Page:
© 2004-2012 Horse Tack Review
Recognizing that digestive health is important for all horses, Freedom Health, LLC, has announced the launch of the SUCCEED® Equine Fecal Blood Test™. Available exclusively through veterinarians, this simple and effective diagnostic aid detects the presence of minute traces of blood--known as occult blood--within the horse's manure, and helps identify the general location of its source within the digestive tract. These results provide veterinarians with objective information to aid in the diagnosis of GI tract conditions, which may include ulcers. This is the only method available to detect occult blood from sources anywhere in the digestive tract, including the hindgut, which is one of the symptoms of highly prevalent colonic ulcers.
"Digestive health has a profound impact on all horses, from high-level performance athletes to recreational trail horses," said John Hall, President - Freedom Health. "Occult blood within the GI tract is just one example of how modern management and feeding practices can affect today's equine athletes. The SUCCEED Equine Fecal Blood Test provides owners and trainers with concrete evidence of how imbalances within the digestive system may lead to more serious problems if left untreated."
By using the SUCCEED Equine Fecal Blood Test, owners and trainers are able to detect occult blood within the GI tract--one obvious indicator of digestive distress. Studies have shown that 97 percent of horses involved in competition sports--from dressage to racing--suffer from either gastric or colonic ulcers, and 63 percent of these performance horses have colonic ulcers(1). But ulcers are just one symptom of poor digestive health. In fact, every aspect of appearance, temperament and performance is dependent upon the health of this critical system. By monitoring and maintaining the health of the digestive system, owners and trainers may see improvements in stamina, attitude, appetite and other factors of overall condition.
The SUCCEED Equine Fecal Blood Test is easy to administer and is priced to retail at approximately forty dollars to the consumer. The test features Freedom Health's proprietary SmartSignal™ Technology, which detects trace amounts of blood in a horse's manure--invisible to the naked eye--as an indication of GI tract conditions. The test also shows whether occult blood likely originated in the foregut--which includes the stomach--or in the hindgut, including the cecum and colon. This distinction can help veterinarians to determine whether the horse may be suffering from gastric or colonic ulcers.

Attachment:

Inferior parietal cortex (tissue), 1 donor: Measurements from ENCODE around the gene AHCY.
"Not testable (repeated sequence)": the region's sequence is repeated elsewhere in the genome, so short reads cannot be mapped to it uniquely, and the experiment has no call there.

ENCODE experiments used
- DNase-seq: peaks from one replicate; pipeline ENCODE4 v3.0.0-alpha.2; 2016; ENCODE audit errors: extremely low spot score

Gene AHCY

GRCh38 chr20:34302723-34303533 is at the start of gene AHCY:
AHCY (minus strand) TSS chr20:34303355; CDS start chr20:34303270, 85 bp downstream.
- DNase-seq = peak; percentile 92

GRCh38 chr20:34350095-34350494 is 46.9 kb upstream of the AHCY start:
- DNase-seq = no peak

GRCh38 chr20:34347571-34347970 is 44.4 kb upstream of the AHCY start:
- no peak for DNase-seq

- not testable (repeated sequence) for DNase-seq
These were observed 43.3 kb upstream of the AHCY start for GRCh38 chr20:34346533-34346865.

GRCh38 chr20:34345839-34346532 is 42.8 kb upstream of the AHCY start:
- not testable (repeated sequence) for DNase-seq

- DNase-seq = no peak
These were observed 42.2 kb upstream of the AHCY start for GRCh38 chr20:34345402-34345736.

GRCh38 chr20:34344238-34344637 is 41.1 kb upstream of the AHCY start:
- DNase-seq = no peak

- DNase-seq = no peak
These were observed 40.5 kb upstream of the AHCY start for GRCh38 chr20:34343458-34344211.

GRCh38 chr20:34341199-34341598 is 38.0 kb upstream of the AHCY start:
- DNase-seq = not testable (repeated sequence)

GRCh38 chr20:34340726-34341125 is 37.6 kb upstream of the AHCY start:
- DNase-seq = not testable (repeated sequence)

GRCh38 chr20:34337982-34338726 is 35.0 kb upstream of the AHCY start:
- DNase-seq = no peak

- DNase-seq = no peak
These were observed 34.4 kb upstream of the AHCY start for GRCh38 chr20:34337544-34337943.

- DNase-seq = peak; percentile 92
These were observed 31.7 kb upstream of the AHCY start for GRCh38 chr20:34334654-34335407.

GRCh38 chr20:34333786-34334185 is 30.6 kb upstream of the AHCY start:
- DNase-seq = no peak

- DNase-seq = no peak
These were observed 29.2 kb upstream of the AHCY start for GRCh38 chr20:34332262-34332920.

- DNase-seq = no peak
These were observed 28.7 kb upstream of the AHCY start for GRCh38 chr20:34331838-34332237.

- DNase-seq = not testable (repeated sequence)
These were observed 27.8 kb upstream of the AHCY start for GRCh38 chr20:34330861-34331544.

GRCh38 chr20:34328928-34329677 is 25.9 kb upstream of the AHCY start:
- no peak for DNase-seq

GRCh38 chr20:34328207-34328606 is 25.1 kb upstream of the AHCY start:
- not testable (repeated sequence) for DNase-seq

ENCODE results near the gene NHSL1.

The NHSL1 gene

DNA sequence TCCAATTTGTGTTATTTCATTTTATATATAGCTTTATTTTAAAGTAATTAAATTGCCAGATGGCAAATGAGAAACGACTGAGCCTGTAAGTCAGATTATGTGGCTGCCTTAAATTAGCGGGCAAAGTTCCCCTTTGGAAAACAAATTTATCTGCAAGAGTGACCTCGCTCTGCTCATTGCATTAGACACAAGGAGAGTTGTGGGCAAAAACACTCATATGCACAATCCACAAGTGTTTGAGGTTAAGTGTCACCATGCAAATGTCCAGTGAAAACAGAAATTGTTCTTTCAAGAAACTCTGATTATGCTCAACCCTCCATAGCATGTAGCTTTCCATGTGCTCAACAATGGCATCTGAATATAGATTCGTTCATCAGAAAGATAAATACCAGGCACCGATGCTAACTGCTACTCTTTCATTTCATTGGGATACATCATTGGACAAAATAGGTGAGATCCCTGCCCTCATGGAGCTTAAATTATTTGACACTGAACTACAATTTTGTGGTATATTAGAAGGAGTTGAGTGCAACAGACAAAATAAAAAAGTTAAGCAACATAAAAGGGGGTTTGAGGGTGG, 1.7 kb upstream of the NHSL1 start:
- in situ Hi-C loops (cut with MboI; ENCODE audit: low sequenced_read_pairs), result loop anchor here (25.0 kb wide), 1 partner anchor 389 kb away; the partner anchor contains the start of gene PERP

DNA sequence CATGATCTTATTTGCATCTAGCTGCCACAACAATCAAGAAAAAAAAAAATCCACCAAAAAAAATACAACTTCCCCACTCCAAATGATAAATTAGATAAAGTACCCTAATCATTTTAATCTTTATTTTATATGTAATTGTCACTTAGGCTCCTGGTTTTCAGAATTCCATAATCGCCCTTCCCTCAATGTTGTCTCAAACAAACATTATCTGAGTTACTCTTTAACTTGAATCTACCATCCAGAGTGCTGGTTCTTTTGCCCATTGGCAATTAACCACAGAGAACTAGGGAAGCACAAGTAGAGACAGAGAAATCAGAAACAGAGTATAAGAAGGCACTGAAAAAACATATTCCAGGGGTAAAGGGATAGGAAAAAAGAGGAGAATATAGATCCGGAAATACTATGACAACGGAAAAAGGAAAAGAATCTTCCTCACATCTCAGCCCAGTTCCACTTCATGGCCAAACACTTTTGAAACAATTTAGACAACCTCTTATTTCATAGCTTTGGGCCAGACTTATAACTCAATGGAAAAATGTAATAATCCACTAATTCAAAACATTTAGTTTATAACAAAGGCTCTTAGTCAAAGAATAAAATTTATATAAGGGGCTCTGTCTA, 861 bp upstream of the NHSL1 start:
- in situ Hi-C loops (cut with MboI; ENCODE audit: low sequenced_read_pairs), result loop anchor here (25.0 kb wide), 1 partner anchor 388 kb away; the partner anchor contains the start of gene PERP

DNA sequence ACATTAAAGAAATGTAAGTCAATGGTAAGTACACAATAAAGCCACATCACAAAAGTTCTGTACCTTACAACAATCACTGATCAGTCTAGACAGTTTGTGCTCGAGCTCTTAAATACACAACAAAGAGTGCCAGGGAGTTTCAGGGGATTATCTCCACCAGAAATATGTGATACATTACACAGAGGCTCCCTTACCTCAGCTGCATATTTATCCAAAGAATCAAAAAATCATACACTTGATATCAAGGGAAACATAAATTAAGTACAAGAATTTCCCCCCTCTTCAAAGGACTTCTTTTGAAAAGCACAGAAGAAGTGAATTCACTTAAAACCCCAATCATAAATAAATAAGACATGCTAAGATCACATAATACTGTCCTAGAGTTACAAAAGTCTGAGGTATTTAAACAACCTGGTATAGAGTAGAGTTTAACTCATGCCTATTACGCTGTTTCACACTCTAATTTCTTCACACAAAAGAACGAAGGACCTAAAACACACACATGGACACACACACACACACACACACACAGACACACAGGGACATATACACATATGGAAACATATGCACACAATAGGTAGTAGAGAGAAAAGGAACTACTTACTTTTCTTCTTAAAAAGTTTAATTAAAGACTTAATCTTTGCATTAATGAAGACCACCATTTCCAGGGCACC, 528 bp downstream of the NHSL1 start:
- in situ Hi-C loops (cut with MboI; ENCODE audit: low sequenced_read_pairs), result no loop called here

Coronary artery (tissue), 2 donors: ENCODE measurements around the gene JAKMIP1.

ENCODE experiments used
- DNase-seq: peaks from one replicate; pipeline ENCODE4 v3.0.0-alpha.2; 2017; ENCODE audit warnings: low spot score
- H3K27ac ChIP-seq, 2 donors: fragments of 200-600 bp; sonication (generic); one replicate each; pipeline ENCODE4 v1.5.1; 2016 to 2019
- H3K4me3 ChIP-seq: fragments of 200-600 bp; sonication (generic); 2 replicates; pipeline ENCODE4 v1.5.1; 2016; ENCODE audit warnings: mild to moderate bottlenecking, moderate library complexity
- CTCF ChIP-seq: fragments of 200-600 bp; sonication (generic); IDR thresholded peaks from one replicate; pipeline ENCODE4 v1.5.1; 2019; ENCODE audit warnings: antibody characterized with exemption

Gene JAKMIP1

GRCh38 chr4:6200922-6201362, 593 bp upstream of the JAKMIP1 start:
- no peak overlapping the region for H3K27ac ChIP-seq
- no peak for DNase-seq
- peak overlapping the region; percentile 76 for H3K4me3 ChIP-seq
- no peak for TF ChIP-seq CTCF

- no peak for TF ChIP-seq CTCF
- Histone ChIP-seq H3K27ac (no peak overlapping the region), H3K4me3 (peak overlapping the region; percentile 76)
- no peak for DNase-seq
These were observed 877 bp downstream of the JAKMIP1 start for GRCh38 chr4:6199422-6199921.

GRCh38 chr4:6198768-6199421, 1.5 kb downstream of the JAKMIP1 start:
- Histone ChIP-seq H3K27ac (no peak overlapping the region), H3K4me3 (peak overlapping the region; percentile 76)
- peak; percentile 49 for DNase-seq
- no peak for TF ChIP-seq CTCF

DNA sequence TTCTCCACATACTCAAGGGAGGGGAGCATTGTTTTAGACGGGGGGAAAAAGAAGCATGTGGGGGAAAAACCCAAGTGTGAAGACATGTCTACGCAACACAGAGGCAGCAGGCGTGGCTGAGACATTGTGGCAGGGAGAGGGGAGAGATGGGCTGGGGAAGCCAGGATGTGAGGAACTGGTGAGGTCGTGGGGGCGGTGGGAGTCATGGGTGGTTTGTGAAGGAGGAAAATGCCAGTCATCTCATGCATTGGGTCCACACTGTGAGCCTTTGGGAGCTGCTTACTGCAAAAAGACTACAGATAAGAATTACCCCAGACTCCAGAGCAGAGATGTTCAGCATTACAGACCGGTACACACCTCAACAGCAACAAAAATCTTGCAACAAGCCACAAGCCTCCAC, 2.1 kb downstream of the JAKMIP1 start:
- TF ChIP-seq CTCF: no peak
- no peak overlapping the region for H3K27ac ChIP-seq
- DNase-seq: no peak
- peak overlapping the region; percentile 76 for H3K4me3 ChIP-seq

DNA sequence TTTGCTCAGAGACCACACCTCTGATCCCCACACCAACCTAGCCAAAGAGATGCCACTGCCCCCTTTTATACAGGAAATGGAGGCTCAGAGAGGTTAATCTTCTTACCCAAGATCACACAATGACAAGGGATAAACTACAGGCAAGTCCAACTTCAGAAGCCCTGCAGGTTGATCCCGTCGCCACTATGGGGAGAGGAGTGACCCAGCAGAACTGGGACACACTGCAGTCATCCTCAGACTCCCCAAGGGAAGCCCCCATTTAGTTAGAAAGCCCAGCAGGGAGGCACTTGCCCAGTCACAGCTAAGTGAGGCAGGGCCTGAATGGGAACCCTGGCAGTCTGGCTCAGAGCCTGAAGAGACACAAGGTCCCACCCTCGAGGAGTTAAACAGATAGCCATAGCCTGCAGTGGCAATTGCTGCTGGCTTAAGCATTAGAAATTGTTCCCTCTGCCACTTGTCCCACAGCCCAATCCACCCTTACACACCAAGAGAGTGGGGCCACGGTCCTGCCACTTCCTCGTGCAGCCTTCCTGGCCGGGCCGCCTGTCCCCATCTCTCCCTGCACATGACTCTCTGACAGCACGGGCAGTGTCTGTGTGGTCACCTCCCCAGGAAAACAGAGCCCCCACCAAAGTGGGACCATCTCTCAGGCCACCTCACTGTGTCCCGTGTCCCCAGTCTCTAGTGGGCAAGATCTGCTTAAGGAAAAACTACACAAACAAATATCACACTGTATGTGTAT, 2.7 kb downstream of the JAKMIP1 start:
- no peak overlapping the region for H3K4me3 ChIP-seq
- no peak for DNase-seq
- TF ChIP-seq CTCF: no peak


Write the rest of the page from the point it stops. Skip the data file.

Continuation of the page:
The test kit is a simple rapid field test that can be administered on a farm call or in the lab. A fecal sample is collected from the subject horse, placed in the provided container and mixed with water. The two test strips are dipped into the mixture, and results are evident in ten minutes. Freedom Health is releasing the SUCCEED Equine Fecal Blood Test only to veterinarians--who are the best resource for diagnosing and treating equine health issues.
"The SUCCEED Equine Fecal Blood Test will help owners and trainers identify potentially serious GI health conditions and take steps to manage their horses for optimal digestive health," said Hall. "By also identifying horses who have improved--ideally from a positive to a negative result--this test kit will provide evidence that treatments and digestive health management efforts have been effective."
For more information on the SUCCEED Equine Fecal Blood Test Kit, including in-depth articles on digestive tract health and interactive presentations, visit www.SucceedFBT.com. Information may also be obtained by calling toll-free, 877-734-6558.
The SUCCEED Equine Fecal Blood Test and SUCCEED® Digestive Conditioning Program® are produced and distributed exclusively by Freedom Health, LLC of Aurora, Ohio. This company is focused on finding, perfecting and delivering superior, innovative products that address real and significant health-related issues for animals and the people who care for them.
1. Pellegrini, Franklin L. Results of a Large-Scale Necroscopic Study of
Equine Colonic Ulcers. J Equine Vet Sci 2005; 25 (3) 113-117.